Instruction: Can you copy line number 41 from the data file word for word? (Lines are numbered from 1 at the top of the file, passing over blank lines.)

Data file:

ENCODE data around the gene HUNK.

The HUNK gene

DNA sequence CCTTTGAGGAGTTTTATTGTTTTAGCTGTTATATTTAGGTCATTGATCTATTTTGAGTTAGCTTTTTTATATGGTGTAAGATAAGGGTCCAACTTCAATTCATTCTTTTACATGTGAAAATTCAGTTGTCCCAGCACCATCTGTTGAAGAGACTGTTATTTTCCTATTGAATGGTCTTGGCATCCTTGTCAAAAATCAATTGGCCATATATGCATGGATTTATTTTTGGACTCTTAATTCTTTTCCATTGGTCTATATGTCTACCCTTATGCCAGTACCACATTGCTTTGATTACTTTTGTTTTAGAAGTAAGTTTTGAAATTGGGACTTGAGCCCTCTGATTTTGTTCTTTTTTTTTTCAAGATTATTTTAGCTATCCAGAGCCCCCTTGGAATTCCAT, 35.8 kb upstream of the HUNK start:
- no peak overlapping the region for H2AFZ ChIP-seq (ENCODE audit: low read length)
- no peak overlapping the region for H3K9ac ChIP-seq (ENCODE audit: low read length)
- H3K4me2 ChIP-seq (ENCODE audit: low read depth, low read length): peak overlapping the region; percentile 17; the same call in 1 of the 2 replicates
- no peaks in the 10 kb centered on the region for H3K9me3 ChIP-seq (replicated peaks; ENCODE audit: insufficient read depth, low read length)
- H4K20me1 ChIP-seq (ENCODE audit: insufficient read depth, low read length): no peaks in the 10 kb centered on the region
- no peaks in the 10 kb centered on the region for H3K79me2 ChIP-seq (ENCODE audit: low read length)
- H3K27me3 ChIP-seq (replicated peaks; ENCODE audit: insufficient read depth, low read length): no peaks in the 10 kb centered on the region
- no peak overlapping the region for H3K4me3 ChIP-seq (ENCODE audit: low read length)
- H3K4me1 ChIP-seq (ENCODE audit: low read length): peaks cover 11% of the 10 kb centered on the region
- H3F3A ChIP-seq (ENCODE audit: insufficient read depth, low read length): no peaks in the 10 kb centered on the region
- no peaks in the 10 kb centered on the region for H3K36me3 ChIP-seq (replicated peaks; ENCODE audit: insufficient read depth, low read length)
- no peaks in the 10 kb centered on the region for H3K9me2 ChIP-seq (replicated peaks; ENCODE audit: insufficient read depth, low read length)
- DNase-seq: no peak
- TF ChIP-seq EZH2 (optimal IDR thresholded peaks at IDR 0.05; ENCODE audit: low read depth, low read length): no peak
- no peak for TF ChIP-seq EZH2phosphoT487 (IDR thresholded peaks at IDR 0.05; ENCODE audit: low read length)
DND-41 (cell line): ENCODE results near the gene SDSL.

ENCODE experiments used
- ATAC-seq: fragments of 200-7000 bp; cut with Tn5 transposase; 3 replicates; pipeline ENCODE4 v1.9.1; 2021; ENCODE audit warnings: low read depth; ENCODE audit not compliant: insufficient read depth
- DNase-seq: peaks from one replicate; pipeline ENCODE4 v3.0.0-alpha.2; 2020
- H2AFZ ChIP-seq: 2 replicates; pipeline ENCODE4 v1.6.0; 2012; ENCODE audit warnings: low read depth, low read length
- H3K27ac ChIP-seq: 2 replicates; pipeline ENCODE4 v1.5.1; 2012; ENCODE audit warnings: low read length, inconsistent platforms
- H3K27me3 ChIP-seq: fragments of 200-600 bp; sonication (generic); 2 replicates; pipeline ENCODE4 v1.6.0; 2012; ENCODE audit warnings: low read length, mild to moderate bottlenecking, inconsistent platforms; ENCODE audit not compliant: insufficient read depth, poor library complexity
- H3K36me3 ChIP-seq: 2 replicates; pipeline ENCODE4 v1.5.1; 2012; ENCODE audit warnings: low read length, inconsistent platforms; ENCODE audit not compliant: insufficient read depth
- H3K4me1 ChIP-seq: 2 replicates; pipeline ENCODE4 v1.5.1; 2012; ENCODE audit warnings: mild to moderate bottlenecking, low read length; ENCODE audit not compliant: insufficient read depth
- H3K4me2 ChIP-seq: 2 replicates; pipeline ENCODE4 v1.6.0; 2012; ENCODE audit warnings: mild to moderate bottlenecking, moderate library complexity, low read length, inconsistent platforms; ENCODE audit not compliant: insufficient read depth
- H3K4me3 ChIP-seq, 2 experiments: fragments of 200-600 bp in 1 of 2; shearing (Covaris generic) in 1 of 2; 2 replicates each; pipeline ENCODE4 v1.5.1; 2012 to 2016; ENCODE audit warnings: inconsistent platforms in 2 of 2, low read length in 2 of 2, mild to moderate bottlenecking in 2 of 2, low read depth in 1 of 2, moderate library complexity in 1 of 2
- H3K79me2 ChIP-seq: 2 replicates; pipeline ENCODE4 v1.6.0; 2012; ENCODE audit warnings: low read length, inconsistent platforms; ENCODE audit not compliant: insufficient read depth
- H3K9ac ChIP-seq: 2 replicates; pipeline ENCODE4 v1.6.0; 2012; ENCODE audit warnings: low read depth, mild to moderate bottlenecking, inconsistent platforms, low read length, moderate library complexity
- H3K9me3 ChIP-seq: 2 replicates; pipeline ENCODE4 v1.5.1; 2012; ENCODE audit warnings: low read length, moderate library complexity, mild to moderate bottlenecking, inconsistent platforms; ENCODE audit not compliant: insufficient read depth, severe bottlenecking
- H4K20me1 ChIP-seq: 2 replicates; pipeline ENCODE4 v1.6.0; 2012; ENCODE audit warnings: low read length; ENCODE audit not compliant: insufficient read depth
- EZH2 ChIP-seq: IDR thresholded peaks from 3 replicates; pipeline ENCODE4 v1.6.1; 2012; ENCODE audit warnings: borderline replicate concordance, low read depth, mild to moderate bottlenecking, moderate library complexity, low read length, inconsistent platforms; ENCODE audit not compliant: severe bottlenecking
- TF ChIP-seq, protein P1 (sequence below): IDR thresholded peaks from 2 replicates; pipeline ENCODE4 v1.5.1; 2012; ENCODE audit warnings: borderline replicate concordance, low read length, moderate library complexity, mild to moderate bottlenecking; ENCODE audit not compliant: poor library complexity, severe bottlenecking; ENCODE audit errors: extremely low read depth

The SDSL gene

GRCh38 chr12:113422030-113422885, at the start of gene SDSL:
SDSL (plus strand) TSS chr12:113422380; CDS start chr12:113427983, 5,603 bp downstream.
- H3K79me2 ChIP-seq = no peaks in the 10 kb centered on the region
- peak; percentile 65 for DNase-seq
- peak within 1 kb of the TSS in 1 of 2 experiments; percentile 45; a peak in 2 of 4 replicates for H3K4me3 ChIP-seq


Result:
- peak within 1 kb of the TSS in 1 of 2 experiments; percentile 45; a peak in 2 of 4 replicates for H3K4me3 ChIP-seq